My thought was to skate a couple times indoors and then take them outside. I guess that I'll have to ask at the rink if outdoor skates are ok.

Thanks,

Chris
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Old September 26th, 2009, 03:03 AM   #11
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Default They ARE indoor wheels until you've skated the wheels outdoors

Chris,
Why bother asking if you haven't skated the wheels outdoors yet?

It's not the SKATES that are the issue - it's the wheels.

You really should look at having two sets of wheels anyway, but with the Twisters being black, they are not going to show much of their outdoor history.

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Old September 26th, 2009, 04:29 AM   #12
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Hello Armadillo,

Because I may not wait to skate them indoors first

I have a pair of Labeda G80's that I ride at the rink, occasionally I might want to bring the Alphas inside too. So, I'll ask.

I'll let you know how I make out with the Alphas.

Thanks,

Chris
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Old September 26th, 2009, 04:50 AM   #13
Skateguy
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Cool

Quote:
Originally Posted by Armadillo View Post
If you are not willing to assemble your own skate, there are few off-the-shelf choices out there. This is the only one I know of.

This skate looks strange, but is actually rather strong and well engineered for outdoor skating, since the front axle can be adjusted through a 1" range.
It also has Twister wheels - the best wheels I have ever skated outdoors. They are a Hi/Lo (70mm/65mm) scheme though, and it rolls better with the 70mm up front (not the 65mm as they build it).
With front axle in full forward position the "traction control" bar may need to be removed, as it only lines up right in one of the many possible front axle positions, but it really doesn't do much anyway.
The proprietary toe stop sucks and has to be filed a bit if the 70mm wheels are in front, but since they don't work well outside anyway, I would scrap them in favor of a clamp-on heel brake (2nd PIC), as seen in this Aerial high top version of the same skate.
The trucks are aluminum and axles are 8mm solid with ends tapped for button head wheel retainer screw.

On sale online here:
http://www.skates.com/roller-derby-q...es-p/u-347.htm





-Armadillo
OK, come clean. admit it. You just love those polymers don't ya??? I have to admit, at first glance I was impressed by these skates. but I have to be honest, not so much after I looked at all the pros and cons a little more carefully. But hey, that's just me. and I sure don't know it all. I just play a guy who does.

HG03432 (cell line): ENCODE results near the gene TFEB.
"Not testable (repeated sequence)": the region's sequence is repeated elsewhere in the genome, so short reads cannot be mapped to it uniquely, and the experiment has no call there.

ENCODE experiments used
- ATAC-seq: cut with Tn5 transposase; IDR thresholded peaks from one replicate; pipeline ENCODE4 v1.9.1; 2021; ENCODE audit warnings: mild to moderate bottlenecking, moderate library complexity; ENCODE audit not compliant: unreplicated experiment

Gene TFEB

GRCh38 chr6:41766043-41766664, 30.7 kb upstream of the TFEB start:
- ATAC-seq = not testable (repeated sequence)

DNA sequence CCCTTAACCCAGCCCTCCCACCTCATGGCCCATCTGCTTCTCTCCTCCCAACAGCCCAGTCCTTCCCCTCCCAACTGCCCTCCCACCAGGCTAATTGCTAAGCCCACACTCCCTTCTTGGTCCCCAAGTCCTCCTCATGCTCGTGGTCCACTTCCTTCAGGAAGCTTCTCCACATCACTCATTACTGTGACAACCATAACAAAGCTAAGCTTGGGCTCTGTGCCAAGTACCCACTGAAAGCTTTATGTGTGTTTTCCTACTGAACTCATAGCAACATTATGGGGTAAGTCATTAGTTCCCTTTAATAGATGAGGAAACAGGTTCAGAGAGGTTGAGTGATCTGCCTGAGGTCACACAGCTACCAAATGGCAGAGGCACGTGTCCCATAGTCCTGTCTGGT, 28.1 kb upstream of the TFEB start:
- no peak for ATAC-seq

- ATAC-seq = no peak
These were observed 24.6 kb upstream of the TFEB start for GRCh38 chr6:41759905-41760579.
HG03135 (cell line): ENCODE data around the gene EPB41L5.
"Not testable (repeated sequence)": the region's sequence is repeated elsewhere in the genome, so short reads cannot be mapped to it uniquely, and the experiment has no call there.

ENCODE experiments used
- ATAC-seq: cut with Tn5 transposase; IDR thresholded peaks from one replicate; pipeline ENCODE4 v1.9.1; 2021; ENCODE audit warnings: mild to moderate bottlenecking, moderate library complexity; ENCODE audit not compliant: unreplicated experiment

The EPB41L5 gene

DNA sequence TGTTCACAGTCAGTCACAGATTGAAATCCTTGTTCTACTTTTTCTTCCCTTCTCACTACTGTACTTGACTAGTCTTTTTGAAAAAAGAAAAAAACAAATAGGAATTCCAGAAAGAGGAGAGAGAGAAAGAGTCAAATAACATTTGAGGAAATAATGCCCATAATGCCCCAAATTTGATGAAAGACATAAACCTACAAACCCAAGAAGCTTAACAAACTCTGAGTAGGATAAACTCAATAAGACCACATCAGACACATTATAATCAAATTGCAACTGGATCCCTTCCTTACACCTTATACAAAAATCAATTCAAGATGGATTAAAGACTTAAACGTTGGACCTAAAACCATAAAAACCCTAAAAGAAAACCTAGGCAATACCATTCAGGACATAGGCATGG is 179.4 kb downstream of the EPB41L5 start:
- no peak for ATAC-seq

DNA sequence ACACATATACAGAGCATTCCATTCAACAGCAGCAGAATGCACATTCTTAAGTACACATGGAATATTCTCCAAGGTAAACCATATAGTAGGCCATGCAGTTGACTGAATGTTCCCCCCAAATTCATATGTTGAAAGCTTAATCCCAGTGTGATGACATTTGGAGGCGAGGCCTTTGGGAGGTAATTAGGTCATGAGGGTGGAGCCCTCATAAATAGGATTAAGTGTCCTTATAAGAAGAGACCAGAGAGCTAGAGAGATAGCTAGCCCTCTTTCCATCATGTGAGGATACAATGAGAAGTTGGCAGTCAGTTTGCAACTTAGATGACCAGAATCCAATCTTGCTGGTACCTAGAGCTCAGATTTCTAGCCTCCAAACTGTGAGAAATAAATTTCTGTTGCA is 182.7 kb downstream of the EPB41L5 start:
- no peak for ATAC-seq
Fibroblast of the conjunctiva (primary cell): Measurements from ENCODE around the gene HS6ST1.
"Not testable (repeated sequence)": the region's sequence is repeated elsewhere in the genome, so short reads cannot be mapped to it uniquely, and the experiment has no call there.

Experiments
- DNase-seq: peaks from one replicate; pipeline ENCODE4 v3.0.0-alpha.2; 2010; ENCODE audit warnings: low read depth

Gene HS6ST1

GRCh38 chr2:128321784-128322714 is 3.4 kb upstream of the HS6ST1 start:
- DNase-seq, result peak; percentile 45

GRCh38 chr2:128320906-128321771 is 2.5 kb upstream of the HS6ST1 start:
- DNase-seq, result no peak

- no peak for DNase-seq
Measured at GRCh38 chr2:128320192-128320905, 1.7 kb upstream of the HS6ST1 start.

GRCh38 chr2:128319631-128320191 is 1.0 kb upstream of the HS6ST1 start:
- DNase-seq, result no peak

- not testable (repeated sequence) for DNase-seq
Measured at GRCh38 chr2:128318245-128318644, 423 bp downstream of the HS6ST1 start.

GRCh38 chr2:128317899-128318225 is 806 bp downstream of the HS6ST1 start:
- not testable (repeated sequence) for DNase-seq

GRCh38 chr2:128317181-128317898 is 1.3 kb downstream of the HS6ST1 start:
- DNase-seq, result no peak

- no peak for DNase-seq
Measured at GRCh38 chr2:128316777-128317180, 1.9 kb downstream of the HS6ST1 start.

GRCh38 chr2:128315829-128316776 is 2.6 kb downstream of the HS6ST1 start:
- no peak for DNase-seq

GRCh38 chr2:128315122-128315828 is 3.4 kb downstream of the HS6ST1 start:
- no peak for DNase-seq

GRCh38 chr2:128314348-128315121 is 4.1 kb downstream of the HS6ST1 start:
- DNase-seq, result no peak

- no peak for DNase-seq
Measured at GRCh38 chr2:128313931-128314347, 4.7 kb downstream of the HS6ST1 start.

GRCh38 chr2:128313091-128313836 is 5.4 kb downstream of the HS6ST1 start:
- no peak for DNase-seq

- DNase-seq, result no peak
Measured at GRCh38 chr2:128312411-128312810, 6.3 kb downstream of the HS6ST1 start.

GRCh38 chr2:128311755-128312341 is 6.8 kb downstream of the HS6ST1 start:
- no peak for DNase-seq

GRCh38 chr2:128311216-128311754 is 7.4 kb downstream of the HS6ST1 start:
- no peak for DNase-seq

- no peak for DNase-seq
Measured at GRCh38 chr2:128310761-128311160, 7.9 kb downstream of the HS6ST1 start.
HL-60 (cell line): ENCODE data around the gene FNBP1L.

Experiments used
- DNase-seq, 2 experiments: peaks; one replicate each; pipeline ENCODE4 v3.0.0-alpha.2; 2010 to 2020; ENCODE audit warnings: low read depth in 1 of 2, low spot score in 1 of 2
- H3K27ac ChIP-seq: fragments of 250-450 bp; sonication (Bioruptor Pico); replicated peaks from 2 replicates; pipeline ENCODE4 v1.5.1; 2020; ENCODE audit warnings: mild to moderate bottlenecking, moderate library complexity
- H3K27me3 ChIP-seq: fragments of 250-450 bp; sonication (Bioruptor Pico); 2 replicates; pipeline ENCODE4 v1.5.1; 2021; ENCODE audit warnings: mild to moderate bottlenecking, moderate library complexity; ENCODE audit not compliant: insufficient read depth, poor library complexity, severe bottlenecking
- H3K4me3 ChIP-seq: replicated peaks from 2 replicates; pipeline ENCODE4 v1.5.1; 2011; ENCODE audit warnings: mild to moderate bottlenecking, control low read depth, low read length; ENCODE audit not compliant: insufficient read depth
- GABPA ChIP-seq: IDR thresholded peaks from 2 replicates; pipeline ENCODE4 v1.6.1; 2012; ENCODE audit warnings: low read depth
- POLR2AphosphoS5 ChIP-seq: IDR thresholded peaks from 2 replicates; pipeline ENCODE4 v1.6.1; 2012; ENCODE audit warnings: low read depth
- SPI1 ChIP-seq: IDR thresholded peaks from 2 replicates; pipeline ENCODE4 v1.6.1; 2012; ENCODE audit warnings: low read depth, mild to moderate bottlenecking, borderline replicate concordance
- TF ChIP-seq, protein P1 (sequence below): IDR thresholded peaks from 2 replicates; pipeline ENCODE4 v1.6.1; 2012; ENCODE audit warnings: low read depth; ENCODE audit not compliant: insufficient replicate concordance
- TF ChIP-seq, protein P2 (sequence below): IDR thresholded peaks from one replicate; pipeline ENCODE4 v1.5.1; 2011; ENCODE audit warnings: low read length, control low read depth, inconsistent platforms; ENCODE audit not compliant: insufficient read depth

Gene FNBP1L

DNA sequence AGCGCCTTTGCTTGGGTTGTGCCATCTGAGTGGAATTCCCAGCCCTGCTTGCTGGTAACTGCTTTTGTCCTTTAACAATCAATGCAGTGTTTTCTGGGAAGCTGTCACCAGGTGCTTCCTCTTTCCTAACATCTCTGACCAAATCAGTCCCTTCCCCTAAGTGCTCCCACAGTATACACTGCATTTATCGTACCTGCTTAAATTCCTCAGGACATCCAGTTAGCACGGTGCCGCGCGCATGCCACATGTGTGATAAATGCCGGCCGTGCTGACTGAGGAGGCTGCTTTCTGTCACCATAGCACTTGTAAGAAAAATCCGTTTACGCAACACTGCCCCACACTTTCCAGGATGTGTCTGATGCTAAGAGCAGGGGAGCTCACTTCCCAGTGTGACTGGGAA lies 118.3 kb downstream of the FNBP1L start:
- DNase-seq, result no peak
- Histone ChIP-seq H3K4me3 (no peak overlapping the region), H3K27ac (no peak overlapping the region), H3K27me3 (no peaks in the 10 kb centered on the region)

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Old September 26th, 2009, 06:29 AM   #14
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Default Know any other skates with adjustable front axle position?

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OK, come clean. admit it. You just love those polymers don't ya??? I have to admit, at first glance I was impressed by these skates. but I have to be honest, not so much after I looked at all the pros and cons a little more carefully. But hey, that's just me. and I sure don't know it all. I just play a guy who does.
I will be glad to review your candidate for an adjustable front axle position skate. Not too many out there and NONE at this price.

Considering what this skate delivers for its price, the positives outweigh the negatives.

-Armadillo
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Old October 2nd, 2009, 12:45 AM   #15
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Hello Armadillo,

I tried the Alphas outside today. They are pretty rough on the wide sidewalk cracks, but should be very skatable on the roads in the sub division. It was a bit of an adventure learning to use the back brake after having problems with the plastic toe 'stop'. I didn't swap the wheels back to front yet. I didn't have enough daylight to rework the skates entirely AND skate.

There are two screws holding the front truck. The screw that's easy to see and an additional one under the truck. The adjustable front truck isn't very adjustable using both screws - it's about 1/4 inch additional from where the trucks are set at the factory. Again, I didn't have enough time to fiddle too much with them tonight. I wonder if both screws are necessary.

I did ask at the rink about outdoor skates. They said that if the toe stops are in good shape and there isn't noticeable grit and dirt, it's no problem to skate them inside.

Overall, I like the Alphas. The boot is a little cheapish, but they seem skatable. It will take me some time to get used to them.

Thanks,

Chris
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Old October 2nd, 2009, 09:29 PM   #16
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Default I assumed Alpha1 and Aerial were same plate design

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Originally Posted by newellcr View Post
Hello Armadillo,

I tried the Alphas outside today. They are pretty rough on the wide sidewalk cracks, but should be very skatable on the roads in the sub division. It was a bit of an adventure learning to use the back brake after having problems with the plastic toe 'stop'. I didn't swap the wheels back to front yet. I didn't have enough daylight to rework the skates entirely AND skate.